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Passover (first day) 5769

Passover (first day) (Exodus 12:21-51 )

by Kalman Packouz

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The Torah Portion for Shabbat,
April 19, 2003 is a special reading for the holiday of Passover. The Torah Portion for Acharei Mot will be read on Shabbat, April 26.

Check out our
Passover Site.

Chag Sameach!!

GOOD MORNING!  Well, another "Pharaoh" (Saddam) who enslaved his people has bit the dust, at this time of our celebration of our liberation from slavery in Egypt! Here is one last shot at enhancing your Pesach Seder experience for you, your family and your guests! My colleague and friend, Rabbi Stephen Baars, created the "Freedom Game" to enable a lively discussion during the Seder Meal. Just give everyone a copy!

by Rabbi Stephen Baars
Aish HaTorah Washington, DC

Of the following list, who is the most enslaved person and who is the most free?

  1. "Three years ago I was taken by the KGB and put in a labor camp in Siberia, I am told when to get up, when to go to bed and everything between."

  2. "I was ship-wrecked on a desert island. I can do anything I want, but there's nothing to do here."

  3. "I'm a heavy heroin addict. I live my days just to get the next high. Luckily I inherited a large fortune that allows me to support my habit."

  4. "I worked hard all my life to become rich. At the height, I was worth around $25 million. Then came the crash. The bank took everything - my business, my house, even my car. I now work 9-to-5 in a sweatshop, struggling to make ends meet. When I had money, I used to take exotic vacations and dine in the finest restaurants. Life was fun. Now I'm lucky if I can afford takeout."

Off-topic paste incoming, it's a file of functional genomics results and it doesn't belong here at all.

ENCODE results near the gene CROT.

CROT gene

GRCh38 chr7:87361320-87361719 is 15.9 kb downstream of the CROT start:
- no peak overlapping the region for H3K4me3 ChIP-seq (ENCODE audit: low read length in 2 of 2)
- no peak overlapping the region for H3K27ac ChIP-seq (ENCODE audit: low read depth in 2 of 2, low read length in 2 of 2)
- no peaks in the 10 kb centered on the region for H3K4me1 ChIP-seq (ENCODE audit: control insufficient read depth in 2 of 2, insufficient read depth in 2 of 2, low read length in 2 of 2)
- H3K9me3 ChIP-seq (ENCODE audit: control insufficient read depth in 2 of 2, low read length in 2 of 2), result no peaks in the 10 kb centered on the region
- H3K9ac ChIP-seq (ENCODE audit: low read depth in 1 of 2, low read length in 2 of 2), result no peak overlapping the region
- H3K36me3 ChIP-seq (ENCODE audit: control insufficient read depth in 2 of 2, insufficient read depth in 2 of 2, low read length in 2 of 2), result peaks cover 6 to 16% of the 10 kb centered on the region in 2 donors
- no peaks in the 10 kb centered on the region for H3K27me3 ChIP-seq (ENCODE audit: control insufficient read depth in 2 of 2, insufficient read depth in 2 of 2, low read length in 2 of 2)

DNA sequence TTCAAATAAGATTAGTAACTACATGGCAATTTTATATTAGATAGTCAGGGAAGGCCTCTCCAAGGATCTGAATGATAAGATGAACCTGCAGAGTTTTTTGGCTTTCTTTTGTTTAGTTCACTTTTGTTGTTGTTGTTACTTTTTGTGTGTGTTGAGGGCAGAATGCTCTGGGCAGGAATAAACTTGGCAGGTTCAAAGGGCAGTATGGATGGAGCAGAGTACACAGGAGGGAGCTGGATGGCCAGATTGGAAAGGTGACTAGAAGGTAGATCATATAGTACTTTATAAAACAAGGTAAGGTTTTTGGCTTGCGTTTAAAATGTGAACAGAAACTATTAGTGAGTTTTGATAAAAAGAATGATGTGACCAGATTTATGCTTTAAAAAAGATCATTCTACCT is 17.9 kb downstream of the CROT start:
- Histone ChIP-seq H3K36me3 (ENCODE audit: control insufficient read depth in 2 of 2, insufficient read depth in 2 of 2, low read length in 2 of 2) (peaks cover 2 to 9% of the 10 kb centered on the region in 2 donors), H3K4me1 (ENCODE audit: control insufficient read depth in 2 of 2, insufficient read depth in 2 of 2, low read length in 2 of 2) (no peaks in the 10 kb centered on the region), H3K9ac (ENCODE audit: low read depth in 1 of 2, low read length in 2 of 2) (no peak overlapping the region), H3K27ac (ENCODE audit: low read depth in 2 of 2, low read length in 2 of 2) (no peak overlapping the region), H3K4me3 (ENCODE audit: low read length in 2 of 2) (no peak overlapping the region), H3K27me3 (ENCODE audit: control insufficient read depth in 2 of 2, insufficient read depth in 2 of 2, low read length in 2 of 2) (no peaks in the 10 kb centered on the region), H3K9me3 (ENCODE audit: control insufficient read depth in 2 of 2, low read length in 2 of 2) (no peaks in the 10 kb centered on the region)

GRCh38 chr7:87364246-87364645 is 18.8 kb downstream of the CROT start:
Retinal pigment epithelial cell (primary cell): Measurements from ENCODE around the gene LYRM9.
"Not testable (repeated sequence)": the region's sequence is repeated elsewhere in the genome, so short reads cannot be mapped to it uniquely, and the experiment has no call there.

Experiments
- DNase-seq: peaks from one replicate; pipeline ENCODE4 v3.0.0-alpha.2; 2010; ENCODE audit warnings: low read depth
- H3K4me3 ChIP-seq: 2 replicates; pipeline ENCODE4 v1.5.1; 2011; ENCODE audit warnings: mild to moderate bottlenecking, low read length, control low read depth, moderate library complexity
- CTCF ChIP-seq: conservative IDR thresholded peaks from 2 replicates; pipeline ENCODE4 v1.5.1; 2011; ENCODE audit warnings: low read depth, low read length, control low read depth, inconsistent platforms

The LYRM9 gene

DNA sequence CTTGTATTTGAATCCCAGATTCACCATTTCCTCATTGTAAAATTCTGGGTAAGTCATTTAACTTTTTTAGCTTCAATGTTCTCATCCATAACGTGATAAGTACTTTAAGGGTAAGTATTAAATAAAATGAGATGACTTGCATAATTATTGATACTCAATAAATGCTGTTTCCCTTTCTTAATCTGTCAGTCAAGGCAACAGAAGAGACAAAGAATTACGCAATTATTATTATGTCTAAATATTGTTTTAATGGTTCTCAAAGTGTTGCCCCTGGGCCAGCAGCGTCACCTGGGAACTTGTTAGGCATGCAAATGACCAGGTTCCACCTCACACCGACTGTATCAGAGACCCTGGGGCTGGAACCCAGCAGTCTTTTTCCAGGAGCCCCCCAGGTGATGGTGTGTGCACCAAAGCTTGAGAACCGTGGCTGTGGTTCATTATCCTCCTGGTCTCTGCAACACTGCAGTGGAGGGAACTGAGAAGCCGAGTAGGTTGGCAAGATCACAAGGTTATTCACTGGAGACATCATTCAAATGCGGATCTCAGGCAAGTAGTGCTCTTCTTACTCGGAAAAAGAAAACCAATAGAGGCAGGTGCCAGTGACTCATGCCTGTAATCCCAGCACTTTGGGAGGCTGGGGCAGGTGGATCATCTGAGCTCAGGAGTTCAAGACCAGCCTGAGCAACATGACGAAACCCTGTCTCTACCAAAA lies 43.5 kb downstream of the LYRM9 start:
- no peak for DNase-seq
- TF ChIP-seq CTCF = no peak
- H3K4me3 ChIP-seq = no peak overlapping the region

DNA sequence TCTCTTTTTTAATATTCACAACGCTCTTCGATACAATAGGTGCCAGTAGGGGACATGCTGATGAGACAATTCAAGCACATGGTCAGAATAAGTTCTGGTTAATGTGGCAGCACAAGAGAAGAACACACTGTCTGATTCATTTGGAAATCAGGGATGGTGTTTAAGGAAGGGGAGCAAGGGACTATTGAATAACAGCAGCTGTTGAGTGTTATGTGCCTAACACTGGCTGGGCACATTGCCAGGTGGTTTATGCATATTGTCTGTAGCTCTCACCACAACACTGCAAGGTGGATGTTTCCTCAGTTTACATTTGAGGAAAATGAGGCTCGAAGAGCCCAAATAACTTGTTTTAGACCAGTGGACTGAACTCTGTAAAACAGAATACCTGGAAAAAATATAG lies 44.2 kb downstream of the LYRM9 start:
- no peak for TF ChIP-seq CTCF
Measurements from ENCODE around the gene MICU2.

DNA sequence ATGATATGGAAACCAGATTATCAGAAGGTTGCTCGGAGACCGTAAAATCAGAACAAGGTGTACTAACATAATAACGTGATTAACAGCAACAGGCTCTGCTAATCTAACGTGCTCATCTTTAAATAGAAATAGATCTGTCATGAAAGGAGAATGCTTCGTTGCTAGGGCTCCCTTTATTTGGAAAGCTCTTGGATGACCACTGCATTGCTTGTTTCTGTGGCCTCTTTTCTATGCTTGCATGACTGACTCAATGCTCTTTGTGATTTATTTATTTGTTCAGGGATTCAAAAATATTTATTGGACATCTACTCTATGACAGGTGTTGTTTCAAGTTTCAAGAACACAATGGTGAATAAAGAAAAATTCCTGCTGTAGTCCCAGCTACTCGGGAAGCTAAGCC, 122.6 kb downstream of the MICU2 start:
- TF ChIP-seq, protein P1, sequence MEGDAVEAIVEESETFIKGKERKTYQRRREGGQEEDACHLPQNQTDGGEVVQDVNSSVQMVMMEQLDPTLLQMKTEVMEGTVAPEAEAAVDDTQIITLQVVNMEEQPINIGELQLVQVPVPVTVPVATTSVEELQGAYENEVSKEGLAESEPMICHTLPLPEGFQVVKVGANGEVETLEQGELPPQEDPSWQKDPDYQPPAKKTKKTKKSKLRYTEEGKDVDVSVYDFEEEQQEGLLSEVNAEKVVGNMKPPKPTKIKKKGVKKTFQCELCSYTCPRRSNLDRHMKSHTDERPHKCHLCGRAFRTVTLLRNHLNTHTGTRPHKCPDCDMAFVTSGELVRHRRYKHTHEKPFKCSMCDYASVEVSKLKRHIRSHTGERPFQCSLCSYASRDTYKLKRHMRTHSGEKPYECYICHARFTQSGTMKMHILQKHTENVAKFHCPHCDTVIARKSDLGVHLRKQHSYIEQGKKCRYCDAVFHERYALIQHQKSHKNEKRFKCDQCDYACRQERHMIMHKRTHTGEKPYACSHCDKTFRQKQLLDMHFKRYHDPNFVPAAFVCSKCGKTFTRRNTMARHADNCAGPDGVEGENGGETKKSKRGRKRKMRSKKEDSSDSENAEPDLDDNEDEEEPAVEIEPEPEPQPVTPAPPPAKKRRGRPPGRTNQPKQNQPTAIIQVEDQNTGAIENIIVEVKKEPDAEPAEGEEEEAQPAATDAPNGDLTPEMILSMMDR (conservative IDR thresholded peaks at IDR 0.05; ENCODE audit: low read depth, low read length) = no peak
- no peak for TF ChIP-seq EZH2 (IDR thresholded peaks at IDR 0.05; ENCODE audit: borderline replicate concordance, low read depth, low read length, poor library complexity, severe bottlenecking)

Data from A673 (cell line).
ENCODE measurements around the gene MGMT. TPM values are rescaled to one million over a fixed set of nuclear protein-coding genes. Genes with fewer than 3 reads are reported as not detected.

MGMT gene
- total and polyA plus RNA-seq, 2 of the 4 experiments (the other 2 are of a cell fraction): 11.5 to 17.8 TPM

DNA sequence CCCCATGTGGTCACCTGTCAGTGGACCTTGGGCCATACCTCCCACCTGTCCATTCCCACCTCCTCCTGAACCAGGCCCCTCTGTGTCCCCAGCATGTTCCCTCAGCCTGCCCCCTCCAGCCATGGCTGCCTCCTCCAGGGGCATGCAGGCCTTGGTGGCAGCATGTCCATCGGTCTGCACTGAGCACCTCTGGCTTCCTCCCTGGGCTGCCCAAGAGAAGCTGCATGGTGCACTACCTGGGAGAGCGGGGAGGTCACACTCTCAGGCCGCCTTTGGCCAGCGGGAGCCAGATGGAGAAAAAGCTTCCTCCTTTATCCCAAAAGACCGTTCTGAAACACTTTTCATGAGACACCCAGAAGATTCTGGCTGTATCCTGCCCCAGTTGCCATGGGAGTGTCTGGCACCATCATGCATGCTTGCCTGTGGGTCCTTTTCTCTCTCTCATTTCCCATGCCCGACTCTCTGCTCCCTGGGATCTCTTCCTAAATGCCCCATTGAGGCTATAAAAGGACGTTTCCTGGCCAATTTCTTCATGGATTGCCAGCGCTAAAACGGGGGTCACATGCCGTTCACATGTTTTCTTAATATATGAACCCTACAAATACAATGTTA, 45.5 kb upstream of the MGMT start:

5. "In the country I live in, cigarettes are banned. I used to smoke two packs a day. Now I can't get them and I'm very depressed."

  6. "I used to be a top college athlete and was headed for a pro career. Then last year I dove into a pool that was too shallow and broke my neck. I'm now completely paralyzed from my chin down. All I think about all day long is what I used to be able to do."

  7. "Last year I tried to commit suicide but a policeman caught me just before I jumped. I was institutionalized. There's no possibility here for me to do what I really want to do - kill myself."

And when the people at your Seder turn to you after discussing the Freedom Game and ask, "So, nu, what's the answer?" what are you going to tell them? Here are a few thoughts:

Like all good discussions, we start with a definition. "Free" means not having outside control over your actions, thoughts, behavior. There are different levels of freedom:

  1. The freedom over physical actions - where you go, what you do.
  2. The freedom over what you think about.
  3. The freedom to make moral decisions.

Deciding whether you are going to have chocolate or vanilla ice cream is not on the same level as deciding whether or not to return a lost wallet.

Perhaps the question of who is the free-est depends on which "playing board" the person is on. Moral decisions are a lot more difficult to make than physical ones. With physical decisions where one is enslaved, there is no choice because of physical restraint. With moral decisions, the "outside force" is one's desires and ability to rationalize.